Only fools, said the sparse ribbed rock, are ever lonely : multiplicity of voice and materiality in a contemporary art practice : an exegesis presented in partial fulfilment of the requirements for the degree of Master of Fine Arts at Massey University, Wellington, New Zealand

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Massey University
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This exegesis explores the trajectory of my artistic practice between 2017-2018. It begins with a primer discussing my previous work in relation to notions of ‘history’ and ‘truth’, in order to unpack and interrogate these contexts further. From this foundation, I discuss how my current work engages with histories and texts, in order to open up more subjective experiences and feeling—exploring what form ‘a multiplicity of voice’ might take in a contemporary art practice. Beginning with the text and audio-based works Cast measurement aside 2018 and Does the brick recall Pukeahu 2017, Chapter one explores time and the resonance of material within my recent work. It considers the role of audio and text-based works within a sculptural practice. In chapter two, I locate my artistic practice within a local contemporary conversation about decolonial and indigenous art practices. I discuss this in relation to my online work Time is now measured in damage, 2018, which takes a family taonga as a starting point to weave together different narratives and kinds of knowledge. Chapter three focuses on the development and context of my large-scale sculptural work Only fools are lonely, 2018. This includes an in-depth engagement with Shona Rapira- Davies’ public sculpture Te Waimapihi or what is commonly known as Te Aro Park, 1988- 1993. This discussion opens up an expansive field of enquiry within my practice, suggesting further areas of development and exploration.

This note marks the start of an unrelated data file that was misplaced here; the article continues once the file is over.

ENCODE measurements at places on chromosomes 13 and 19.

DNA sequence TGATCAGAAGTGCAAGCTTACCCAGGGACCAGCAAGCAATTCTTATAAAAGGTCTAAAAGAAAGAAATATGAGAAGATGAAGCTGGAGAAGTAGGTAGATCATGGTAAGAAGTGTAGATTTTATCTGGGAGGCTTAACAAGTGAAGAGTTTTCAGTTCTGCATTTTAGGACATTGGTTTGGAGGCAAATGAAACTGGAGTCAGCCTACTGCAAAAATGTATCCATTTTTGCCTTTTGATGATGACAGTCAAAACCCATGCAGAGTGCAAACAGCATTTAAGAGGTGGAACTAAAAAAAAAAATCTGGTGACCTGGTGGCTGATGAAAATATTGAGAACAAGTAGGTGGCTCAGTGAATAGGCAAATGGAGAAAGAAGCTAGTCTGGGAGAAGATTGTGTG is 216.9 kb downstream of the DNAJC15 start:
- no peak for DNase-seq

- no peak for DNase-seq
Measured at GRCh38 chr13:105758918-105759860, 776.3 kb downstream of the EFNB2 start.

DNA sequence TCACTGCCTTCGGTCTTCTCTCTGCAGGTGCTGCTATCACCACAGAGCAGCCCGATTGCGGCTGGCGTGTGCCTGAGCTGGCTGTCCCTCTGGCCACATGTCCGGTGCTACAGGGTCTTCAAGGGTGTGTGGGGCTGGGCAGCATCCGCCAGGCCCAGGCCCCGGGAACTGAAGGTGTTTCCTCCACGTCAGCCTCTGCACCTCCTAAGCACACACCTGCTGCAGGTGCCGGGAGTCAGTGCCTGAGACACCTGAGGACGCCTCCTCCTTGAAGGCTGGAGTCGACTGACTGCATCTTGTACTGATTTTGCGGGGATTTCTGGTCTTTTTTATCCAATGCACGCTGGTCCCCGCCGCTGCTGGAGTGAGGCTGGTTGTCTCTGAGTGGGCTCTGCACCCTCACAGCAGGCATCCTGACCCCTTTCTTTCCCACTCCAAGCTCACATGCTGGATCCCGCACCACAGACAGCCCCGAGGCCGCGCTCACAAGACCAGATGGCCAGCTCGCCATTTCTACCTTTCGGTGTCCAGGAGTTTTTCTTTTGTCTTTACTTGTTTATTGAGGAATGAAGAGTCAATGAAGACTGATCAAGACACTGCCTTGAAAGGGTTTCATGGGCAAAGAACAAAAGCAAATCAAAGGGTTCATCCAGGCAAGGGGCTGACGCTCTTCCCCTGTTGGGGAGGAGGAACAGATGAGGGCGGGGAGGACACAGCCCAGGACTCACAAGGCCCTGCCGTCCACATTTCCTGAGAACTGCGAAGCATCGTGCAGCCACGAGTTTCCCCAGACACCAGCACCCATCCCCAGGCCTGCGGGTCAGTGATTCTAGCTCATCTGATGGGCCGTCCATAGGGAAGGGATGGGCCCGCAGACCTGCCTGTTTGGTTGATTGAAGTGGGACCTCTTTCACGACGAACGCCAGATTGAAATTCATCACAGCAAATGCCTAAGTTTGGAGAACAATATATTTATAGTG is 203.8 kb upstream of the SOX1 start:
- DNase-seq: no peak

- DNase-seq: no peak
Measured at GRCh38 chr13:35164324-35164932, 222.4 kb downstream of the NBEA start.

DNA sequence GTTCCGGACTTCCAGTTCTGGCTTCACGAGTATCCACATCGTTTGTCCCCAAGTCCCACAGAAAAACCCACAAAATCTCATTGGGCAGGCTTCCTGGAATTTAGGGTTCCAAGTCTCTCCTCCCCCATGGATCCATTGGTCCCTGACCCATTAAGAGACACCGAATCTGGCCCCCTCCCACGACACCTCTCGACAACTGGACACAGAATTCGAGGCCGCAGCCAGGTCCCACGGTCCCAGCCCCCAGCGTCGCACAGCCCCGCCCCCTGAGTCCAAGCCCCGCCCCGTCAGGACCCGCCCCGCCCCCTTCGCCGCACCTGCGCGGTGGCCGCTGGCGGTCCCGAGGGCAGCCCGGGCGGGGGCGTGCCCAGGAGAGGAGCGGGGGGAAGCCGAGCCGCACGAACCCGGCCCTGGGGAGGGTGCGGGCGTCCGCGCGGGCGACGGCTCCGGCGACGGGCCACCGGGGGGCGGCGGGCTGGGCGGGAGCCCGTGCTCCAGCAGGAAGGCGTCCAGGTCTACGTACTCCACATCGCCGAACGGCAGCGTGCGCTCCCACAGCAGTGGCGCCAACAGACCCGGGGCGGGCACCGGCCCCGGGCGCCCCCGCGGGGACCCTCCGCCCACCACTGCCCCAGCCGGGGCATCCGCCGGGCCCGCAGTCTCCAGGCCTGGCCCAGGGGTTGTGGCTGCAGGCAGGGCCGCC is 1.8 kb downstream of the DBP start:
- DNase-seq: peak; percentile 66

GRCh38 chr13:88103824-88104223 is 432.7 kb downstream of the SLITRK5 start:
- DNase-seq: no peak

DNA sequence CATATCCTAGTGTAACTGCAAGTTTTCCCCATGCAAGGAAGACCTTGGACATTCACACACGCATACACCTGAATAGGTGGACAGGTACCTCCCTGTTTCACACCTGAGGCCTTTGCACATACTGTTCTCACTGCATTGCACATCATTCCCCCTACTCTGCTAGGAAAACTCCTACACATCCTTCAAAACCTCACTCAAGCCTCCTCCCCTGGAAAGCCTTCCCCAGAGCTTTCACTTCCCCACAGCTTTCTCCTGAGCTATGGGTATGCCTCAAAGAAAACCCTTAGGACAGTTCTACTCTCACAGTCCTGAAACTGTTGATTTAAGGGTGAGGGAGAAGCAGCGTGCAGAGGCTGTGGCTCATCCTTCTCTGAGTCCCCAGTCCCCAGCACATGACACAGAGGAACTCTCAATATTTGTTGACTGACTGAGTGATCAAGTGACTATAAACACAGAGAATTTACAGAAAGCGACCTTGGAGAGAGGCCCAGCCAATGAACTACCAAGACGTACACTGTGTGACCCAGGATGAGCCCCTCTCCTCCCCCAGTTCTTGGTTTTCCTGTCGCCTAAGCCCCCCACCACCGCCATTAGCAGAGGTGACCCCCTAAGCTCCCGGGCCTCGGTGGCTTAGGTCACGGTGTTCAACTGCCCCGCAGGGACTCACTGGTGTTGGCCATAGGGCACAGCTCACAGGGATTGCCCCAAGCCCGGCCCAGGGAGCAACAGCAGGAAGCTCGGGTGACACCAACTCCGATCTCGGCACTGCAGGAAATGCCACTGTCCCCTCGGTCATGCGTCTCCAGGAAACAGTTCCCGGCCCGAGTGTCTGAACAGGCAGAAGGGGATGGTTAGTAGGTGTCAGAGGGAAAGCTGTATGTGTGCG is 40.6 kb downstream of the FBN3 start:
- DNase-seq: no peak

Artists, Maori, New Zealand, Art and history, Time and art, Installations (Art), Art, Modern, 21st century, Hunga mahi toi, Tukanga toi, Whakaaturanga toi ataata, Iti, Ana, Rapira-Davies, Shona, Te Waimapihi, Māori Masters Thesis